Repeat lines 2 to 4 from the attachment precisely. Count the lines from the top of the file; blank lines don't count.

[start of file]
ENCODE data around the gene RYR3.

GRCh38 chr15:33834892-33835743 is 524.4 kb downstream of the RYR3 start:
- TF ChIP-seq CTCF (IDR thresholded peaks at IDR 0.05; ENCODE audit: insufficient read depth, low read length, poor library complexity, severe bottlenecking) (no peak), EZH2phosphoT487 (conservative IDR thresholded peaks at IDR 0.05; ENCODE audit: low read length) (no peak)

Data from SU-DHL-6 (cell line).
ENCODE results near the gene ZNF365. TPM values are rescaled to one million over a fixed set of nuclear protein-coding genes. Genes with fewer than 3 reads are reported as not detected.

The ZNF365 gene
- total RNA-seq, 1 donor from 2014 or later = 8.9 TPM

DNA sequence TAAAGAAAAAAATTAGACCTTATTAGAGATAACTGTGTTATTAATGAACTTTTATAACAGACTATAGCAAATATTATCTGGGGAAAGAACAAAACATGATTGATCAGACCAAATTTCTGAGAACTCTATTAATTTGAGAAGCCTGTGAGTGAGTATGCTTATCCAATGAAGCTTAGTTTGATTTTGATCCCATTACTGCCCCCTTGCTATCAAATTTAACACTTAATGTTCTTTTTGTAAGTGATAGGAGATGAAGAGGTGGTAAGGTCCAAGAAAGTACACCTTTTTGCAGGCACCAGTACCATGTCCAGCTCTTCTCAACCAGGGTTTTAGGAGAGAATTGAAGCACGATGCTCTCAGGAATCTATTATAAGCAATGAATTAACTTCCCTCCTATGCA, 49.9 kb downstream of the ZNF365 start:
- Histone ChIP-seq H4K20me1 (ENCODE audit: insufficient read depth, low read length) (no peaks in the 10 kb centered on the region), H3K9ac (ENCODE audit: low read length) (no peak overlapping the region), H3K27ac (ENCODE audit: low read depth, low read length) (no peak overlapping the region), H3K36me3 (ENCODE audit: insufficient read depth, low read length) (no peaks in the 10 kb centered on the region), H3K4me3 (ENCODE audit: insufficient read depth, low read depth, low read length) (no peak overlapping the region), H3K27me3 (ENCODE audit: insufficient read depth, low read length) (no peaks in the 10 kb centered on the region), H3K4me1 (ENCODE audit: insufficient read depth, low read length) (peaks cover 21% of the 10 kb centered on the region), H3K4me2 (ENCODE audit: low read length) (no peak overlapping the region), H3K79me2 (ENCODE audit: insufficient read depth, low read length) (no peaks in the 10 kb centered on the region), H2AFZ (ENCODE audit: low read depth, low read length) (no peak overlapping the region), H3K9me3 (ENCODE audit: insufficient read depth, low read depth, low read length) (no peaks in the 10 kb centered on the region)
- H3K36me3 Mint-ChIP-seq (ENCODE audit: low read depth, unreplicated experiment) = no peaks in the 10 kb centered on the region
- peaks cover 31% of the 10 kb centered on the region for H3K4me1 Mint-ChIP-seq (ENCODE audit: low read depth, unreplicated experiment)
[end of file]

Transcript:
GRCh38 chr15:33834892-33835743 is 524.4 kb downstream of the RYR3 start:
- TF ChIP-seq CTCF (IDR thresholded peaks at IDR 0.05; ENCODE audit: insufficient read depth, low read length, poor library complexity, severe bottlenecking) (no peak), EZH2phosphoT487 (conservative IDR thresholded peaks at IDR 0.05; ENCODE audit: low read length) (no peak)

Data from SU-DHL-6 (cell line).